Scientists have found a piece of the hearing jigsaw puzzle. But does the deaf community want to be “fixed”?
Following a scientific treasure hunt of 40 years, a protein responsible for turning sound into the electrical impulses that enable people to hear has been identified. Boston-based scientists have described this as finding “the central piece of the puzzle” in the mechanics of hearing; researchers think the next steps will lead to people hearing for the first time.
News of the potential breakthrough, however, has been greeted with mixed emotions by some in the Deaf community — with some seeing it as a threat to their whole way of life.
Hearing and the ear have been studied at great length for centuries. Each tiny membrane and bone of the ear has its own label, very often named after the anatomists that discovered it. But precisely how sounds are converted into electrical signals to the brain has been a mystery — until now.
Deep inside the ear’s cochlear duct — the part of the inner ear that spirals like a shell — are membranes which hold microscopic hair cells. The newly discovered “transmembrane channel-like 1” proteins (TMC1 for short) sit on top of these hair cells, and open and close when sound waves move the membranes around it.
Jeffrey Holt — professor at Harvard Medical School and Boston Children’s Hospital, and senior author of the research — takes up the explanation: “When they open, they generate electrical signals that are then transmitted to the brain, where the sound is perceived. TMC1 is an ion-channel protein, meaning that it allows ions [charged atoms or molecules] like calcium and potassium to flow into the cell and generate an electrical signal.”
The discovery, which proves a hypothesis presented by Holt and his team in 2011, has been accepted as conclusive proof of TMC1’s involvement in the process of human hearing by peers in the field. This result has been a long time in the making: a “breakthrough” in 2000 proved to be a false hope when results found in flies did not transfer through to mammals.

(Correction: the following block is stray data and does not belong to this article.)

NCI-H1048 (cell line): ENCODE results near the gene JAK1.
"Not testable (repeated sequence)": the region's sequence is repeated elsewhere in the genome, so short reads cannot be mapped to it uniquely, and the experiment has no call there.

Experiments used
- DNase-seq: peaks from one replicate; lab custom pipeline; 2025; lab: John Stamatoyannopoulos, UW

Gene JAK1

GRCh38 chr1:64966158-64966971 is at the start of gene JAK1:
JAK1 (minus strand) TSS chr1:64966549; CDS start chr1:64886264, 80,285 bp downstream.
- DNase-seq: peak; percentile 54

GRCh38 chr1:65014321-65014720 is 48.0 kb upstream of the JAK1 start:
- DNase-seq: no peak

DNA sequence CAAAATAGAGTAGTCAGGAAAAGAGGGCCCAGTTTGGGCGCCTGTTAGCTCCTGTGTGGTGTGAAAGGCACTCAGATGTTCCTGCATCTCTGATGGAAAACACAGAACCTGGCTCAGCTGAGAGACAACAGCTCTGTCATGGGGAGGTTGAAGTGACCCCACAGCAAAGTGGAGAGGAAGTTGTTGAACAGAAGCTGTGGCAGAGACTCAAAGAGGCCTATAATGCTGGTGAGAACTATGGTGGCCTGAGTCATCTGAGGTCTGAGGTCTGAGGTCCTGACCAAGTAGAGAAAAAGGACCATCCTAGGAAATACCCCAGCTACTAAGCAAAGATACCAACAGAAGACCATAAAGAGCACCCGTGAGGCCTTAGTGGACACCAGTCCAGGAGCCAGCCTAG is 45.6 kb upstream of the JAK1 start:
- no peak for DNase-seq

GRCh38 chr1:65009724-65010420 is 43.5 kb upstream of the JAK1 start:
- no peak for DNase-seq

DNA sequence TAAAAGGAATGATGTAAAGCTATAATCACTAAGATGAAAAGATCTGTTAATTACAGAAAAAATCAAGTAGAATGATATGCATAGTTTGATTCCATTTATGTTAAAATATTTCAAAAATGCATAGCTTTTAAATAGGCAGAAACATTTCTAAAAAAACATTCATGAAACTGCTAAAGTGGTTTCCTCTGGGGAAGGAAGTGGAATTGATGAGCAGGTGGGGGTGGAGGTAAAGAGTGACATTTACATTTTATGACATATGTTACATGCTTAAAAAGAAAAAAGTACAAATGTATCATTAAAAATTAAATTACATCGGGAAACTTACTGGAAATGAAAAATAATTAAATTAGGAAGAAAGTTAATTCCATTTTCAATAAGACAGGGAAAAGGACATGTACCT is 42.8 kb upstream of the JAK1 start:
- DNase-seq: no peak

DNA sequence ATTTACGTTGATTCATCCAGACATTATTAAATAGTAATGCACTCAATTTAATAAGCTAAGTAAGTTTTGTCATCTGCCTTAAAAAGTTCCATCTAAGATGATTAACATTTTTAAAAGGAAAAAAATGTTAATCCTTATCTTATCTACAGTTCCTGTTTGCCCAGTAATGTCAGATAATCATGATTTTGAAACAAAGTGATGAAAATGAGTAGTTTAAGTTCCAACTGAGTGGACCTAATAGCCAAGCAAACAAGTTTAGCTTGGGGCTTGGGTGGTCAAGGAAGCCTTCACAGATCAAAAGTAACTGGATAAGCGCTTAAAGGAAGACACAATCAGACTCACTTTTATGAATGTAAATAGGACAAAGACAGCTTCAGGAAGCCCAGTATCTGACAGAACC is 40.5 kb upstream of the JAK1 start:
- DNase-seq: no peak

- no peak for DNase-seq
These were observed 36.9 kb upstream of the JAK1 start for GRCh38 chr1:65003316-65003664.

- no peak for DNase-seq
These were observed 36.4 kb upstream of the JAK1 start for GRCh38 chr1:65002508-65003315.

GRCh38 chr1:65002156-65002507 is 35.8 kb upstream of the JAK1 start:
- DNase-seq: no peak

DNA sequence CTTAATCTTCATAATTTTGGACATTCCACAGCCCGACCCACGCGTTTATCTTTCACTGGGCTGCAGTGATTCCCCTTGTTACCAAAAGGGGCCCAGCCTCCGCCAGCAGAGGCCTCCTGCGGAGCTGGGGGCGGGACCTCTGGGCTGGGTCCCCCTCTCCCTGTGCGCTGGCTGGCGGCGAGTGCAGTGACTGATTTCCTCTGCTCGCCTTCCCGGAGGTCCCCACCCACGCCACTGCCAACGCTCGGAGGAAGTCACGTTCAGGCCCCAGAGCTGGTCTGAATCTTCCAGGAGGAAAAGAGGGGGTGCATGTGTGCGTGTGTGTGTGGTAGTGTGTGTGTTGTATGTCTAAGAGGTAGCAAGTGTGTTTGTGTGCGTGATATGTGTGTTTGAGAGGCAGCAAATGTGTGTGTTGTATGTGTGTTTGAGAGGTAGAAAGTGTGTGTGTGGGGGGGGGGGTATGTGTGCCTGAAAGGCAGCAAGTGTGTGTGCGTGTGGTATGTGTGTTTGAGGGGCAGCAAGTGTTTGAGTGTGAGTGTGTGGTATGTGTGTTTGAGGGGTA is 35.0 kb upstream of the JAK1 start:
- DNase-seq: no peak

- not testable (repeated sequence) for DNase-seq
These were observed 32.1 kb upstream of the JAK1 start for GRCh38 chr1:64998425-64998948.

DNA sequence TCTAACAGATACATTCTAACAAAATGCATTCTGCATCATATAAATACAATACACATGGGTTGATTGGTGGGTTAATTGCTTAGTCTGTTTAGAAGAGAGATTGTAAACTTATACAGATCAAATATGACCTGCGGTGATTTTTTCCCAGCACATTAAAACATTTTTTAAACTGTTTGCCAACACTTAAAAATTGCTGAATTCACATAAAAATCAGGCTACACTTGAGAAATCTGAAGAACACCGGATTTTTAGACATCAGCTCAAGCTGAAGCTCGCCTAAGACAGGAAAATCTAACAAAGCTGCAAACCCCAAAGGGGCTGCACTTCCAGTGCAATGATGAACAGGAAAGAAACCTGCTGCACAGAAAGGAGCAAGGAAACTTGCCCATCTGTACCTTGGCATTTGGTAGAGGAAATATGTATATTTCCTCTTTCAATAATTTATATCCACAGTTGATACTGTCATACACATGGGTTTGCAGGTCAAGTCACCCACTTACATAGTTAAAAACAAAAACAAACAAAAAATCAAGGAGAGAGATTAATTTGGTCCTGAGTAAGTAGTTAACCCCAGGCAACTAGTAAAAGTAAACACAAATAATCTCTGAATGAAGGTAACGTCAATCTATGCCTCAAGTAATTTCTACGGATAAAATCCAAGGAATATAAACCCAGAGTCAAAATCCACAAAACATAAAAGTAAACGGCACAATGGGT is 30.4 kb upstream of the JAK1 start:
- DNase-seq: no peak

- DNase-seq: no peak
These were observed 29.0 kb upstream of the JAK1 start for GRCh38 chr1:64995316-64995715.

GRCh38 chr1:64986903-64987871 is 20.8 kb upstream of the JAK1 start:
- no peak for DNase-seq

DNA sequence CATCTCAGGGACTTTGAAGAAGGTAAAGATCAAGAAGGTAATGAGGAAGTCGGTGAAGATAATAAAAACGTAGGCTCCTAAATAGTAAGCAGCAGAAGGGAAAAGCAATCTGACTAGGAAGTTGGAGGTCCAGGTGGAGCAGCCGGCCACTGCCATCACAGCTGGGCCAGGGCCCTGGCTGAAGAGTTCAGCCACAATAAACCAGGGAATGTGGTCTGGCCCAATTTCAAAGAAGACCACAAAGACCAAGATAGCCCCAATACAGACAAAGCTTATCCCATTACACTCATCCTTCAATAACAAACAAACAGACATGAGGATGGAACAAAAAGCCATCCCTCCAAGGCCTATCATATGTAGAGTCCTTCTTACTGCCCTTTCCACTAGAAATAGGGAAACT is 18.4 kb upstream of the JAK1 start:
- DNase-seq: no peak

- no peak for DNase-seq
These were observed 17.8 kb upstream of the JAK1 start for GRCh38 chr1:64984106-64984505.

While this is a major step forward, Holt warns against any idea that it will lead to a fast fix to hearing loss: “There are other pieces that are required for converting sound into electrical signals, and we want to figure out how all those pieces of the puzzle fit together. We’re hopeful that by understanding how the protein works, we can design therapeutics to restore auditory function in humans.”
Comments such as these can be seen as highly offensive to some in the deaf community who do not see their state as impaired, only different. See for example the tweets below in response to a British news piece reporting how a baby had “no limit” after the implantation of a state-of-the-art hearing aid.
Change the headline to:
Mother sees own child as broken and in need of ‘fixing’ so that he can see his deafness as something that limits and holds him back.
Because god forbid a Deaf child grows up to be successful with sign language and exposure to a new world https://t.co/1MxjaGNyz4
— Anderson “Andy” Pleasants (@pleasantandy) August 29, 2018
The thread that follows the original tweet is a microcosm of the debate that has taken place over what it is to be deaf during the past fifty years or so — a debate that grew even more intense with the introduction of cochlear implants. The implants were heralded as a cure for deafness when they received FDA approval in the early 1980s, but some in the deaf community have chosen not to use them — refusing to subscribe to the idea that deaf people need “fixing” at all.
When a deaf person hears for the first time it is an emotional, exciting moment, but then after the initial thrill come years of learning how to hear and how to speak. After wearing implants for years some discontinue using them, because they are seen as hindering the user’s connection to “Deaf culture.” The World Federation of the Deaf defines Deaf culture in the following way: “Deaf people as a linguistic minority have a common experience of life, and this manifests itself in Deaf culture. This includes beliefs, attitudes, history, norms, values, literary traditions, and art shared by Deaf people.”
This culture is alive and well, as shown by the joy expressed in this tweeted video of a girl sharing the news that her mother has decided to learn ASL so she can fully integrate with her daughter’s world.
The first video this week gives a window into the complex relationship between the deaf community and the rest of society. The second is a fascinating overview of how hearing works — the part of the ear where the newly discovered protein comes into play appears around the five-minute mark.